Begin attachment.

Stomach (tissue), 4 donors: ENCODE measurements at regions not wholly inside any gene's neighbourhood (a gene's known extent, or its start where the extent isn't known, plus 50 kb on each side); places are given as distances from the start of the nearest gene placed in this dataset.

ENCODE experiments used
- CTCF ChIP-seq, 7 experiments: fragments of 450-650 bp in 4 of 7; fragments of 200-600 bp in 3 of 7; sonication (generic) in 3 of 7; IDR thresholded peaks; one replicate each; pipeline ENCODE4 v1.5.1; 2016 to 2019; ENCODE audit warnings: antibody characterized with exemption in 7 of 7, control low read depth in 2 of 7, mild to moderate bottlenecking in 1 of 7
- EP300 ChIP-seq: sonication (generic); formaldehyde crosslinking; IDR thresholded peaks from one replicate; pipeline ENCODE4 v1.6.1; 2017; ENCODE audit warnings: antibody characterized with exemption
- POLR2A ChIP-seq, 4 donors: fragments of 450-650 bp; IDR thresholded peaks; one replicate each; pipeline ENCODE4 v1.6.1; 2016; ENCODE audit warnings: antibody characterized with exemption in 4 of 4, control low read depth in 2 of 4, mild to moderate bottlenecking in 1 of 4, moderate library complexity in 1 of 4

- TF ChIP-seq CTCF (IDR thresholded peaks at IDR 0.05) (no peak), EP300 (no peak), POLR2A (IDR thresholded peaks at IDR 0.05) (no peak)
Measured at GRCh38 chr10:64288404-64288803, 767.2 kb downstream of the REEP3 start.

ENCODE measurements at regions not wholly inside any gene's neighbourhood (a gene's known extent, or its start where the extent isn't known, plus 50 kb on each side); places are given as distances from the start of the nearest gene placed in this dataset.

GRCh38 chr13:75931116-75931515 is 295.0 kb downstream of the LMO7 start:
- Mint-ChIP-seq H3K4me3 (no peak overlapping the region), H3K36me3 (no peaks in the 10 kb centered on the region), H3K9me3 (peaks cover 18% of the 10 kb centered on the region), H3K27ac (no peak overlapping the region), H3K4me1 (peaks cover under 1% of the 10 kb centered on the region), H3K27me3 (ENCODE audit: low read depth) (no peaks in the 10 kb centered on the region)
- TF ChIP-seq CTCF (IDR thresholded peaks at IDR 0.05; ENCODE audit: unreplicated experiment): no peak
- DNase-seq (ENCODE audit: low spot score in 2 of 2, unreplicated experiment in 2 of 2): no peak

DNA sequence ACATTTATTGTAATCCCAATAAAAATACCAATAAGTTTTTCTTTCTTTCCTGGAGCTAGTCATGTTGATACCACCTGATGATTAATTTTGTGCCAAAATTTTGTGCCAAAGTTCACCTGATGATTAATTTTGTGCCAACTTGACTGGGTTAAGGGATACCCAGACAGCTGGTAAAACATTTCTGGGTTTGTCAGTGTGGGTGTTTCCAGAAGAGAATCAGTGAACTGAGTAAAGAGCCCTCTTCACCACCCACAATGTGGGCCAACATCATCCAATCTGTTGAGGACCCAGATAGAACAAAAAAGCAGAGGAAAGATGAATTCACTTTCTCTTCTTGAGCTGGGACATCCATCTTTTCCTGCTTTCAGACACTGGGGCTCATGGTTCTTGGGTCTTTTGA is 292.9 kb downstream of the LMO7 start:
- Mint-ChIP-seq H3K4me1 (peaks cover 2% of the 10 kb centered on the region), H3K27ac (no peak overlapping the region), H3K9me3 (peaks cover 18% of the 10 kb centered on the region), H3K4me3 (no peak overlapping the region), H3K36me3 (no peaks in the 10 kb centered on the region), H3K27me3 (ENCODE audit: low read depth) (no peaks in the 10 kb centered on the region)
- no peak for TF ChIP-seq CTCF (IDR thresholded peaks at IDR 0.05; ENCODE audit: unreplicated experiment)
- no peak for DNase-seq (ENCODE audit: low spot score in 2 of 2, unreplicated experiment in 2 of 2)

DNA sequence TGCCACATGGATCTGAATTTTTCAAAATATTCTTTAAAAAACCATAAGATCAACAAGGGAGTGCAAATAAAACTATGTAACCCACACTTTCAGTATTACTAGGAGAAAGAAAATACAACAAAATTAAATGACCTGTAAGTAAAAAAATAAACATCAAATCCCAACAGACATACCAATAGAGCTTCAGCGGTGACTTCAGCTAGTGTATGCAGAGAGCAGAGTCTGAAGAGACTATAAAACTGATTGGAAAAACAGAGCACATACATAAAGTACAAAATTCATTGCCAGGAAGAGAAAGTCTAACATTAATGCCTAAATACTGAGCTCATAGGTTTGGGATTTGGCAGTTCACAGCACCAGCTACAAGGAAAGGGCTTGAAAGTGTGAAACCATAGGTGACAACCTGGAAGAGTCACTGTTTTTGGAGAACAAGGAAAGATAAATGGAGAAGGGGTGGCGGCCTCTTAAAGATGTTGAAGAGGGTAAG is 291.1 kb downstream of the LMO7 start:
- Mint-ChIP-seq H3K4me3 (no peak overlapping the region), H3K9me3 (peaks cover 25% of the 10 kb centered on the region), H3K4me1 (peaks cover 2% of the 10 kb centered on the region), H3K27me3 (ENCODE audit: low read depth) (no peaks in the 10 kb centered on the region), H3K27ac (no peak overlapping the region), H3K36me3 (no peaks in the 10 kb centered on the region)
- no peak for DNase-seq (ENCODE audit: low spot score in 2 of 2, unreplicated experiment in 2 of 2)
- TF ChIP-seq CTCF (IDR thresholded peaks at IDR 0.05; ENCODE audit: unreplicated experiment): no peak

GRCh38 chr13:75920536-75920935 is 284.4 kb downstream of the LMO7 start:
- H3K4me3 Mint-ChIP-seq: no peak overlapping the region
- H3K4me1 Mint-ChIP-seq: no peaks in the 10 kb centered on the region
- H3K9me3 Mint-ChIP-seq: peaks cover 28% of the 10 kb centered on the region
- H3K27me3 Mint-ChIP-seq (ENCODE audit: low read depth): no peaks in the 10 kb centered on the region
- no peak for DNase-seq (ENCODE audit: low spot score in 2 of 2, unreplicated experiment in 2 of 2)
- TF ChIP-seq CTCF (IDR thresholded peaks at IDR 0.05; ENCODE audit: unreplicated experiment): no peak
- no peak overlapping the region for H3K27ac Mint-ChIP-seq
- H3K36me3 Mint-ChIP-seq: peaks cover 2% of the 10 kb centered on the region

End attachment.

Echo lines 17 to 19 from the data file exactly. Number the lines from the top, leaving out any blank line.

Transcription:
DNA sequence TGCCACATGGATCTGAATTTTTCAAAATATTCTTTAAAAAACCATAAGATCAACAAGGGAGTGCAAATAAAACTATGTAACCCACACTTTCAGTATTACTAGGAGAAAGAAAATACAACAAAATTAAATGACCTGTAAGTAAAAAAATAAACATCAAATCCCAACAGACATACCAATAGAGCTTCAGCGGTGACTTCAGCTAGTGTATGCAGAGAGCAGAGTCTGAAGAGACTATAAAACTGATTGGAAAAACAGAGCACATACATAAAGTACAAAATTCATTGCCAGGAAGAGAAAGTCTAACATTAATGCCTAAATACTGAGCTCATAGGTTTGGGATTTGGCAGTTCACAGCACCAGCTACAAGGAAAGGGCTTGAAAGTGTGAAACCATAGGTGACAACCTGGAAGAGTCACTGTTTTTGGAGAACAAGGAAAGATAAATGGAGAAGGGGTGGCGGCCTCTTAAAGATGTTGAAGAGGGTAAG is 291.1 kb downstream of the LMO7 start:
- Mint-ChIP-seq H3K4me3 (no peak overlapping the region), H3K9me3 (peaks cover 25% of the 10 kb centered on the region), H3K4me1 (peaks cover 2% of the 10 kb centered on the region), H3K27me3 (ENCODE audit: low read depth) (no peaks in the 10 kb centered on the region), H3K27ac (no peak overlapping the region), H3K36me3 (no peaks in the 10 kb centered on the region)
- no peak for DNase-seq (ENCODE audit: low spot score in 2 of 2, unreplicated experiment in 2 of 2)